Don’t get tensed! Keep calm and answer the questions confidently and truthfully. The consuls are well trained to detect if you are lying. When we were lined up for the interview, I can see some nervous faces in the line. They really looked tensed especially young girls. We are a little tensed too but what my wife and I did was we cracked jokes and didn’t think about the interview and just kept on smiling. That helped us remove our worries.
Now, even if you are super rich or someone who has travelled the globe it doesn’t guarantee you an approved VISA. The same goes to someone who has little money and hasn’t travelled outside the country; it is not a guaranteed denied VISA. Again, be honest and reflect on your profile. Ask yourself the same questions the consul might ask. Ask yourself ‘If am a US consul, will I reject my application? Do I have strong economic and family ties in my home country? What is my assurance that I will go back home?’
Also, don’t worry about the Political noise currently happening. I don’t think it affected the consuls’ decisions. Your honesty is more important to them. Though, I’m just not sure what will happen after this US election. But of course, always hope for the best.
Accept being denied beforehand – I know I want you to think positively but it’ll also help if you accept whatever decision may be handed to you. Tell yourself; ‘If I get denied, that’s ok. I still have a chance to get one someday’ or ‘I’ll just go somewhere else for vacation’ or ‘That’s great! More savings for me! I don’t have to spend a lot for airfare and pocket money! I think I’ll go to Japan or Europe instead’. This way, it’ll be much easier to accept it and move on.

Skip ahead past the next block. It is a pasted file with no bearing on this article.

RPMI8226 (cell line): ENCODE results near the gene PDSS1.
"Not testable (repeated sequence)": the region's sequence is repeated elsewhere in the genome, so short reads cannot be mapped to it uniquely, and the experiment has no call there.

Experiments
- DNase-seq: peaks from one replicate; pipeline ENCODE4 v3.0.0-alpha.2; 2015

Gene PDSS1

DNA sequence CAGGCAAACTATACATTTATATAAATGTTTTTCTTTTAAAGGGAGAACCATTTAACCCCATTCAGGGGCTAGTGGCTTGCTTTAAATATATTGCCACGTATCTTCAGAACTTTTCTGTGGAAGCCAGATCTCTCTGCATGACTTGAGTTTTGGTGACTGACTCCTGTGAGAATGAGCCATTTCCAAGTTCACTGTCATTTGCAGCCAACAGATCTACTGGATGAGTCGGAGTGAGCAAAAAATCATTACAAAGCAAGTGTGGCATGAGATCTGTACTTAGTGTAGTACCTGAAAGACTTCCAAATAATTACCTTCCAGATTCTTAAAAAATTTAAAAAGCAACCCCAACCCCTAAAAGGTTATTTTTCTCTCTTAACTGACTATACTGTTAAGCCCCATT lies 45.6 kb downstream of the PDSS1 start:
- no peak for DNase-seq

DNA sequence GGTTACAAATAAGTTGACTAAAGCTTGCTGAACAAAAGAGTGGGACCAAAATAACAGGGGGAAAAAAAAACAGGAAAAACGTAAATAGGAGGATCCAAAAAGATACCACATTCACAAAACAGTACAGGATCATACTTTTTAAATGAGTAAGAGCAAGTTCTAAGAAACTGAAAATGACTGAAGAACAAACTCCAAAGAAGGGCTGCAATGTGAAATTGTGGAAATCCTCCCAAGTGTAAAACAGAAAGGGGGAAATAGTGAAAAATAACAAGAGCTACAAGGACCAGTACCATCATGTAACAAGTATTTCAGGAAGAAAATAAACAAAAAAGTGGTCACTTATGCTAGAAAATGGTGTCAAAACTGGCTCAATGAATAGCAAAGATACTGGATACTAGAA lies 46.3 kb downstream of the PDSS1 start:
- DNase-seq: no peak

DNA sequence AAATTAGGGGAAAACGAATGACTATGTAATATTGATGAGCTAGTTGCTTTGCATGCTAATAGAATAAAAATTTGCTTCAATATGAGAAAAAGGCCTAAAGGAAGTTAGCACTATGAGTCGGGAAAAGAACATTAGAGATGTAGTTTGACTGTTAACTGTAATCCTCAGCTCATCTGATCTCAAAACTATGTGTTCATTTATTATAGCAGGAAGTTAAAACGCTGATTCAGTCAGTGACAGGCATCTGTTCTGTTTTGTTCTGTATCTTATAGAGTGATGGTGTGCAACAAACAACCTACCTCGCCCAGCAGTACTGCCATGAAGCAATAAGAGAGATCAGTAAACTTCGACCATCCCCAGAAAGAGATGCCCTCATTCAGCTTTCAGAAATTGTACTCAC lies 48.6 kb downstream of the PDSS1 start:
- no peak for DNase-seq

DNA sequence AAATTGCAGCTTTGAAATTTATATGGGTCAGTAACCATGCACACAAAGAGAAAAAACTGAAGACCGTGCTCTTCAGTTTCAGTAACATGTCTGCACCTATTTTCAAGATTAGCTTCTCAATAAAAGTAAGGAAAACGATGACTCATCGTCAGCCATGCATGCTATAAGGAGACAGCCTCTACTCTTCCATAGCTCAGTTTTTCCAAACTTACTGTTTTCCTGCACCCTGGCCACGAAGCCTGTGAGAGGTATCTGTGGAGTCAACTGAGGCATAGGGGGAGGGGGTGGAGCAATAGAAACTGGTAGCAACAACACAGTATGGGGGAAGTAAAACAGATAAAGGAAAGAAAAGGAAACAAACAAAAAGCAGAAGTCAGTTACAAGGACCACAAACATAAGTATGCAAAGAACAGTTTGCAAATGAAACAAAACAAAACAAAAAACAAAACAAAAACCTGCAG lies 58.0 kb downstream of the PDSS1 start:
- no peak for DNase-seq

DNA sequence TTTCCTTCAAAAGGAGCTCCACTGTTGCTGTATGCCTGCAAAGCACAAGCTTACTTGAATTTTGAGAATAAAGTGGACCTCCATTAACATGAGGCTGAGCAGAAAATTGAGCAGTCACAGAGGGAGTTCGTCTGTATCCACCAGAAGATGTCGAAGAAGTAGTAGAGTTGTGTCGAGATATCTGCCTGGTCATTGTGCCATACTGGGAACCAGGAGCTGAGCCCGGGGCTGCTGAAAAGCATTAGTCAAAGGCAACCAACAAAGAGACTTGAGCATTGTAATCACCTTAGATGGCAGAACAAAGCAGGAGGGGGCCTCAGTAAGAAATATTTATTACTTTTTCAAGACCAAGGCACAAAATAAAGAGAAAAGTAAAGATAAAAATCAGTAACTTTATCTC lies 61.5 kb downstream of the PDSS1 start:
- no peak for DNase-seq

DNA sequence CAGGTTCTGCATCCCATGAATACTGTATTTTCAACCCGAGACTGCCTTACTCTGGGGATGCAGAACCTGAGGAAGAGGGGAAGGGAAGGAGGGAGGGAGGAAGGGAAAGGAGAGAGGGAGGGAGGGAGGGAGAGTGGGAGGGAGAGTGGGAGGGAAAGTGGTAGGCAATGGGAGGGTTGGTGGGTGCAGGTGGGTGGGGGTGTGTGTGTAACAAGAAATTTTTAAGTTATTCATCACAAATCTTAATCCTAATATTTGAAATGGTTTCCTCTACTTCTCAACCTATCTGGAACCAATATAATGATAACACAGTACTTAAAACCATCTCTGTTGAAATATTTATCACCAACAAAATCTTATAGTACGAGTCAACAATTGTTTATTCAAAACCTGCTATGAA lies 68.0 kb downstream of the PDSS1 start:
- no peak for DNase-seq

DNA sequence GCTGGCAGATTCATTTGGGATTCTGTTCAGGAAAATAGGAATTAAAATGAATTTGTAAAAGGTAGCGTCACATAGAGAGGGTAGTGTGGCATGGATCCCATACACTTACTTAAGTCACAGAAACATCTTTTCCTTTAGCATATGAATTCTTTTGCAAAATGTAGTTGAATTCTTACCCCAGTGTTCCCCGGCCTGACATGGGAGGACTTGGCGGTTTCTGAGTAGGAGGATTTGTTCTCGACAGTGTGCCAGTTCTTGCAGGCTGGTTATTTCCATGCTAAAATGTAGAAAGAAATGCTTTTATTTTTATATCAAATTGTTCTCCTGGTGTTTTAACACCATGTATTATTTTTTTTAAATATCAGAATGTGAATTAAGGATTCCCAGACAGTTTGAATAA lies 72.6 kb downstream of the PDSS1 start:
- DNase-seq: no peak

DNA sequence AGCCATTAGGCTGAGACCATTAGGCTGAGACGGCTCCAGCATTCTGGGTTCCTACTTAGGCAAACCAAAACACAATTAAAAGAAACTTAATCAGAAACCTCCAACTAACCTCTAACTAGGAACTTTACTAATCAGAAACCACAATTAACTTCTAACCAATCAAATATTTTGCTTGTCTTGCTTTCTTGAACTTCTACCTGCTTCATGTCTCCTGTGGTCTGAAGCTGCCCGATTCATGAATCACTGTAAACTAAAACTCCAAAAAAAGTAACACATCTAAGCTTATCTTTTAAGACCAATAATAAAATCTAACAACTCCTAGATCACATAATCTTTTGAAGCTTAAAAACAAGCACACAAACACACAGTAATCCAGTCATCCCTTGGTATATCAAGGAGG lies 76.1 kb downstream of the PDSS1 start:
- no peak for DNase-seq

The consul is your friend trying to help, not an enemy – They will help you as much as they can. While waiting for our turn for the interview, we can hear some consuls asking the applicant to explain his cause further. I think they want to help you prove your claim rather than scrutinize like you’re in a police interrogation. Always think the other way positively.
Supporting documents – It doesn’t hurt to bring it with you. Some consuls ask for it, some don’t. Just be prepared is all I can say.
Choose the earliest time for an interview – People are usually in a good mood during mornings. Consuls are human beings too, they have moods. So it’s best to get the earliest time for an interview. And besides, you can do lots of things after the interview – like celebrate hehe.
Wear presentable clothes – For men, I suggest Business attire, but it doesn’t have to be a suit or anything too formal… I just wore a short sleeved polo and slacks. For girls, uhmm you know what to wear right? Don’t wear anything too sexy coz the male consuls might lose their focus (even co-applicants).
Parking – We parked near Bayview Hotel. It cost us P100 for a flat rate parking for a day. I think it’s expensive. I just don’t know on other parking areas here.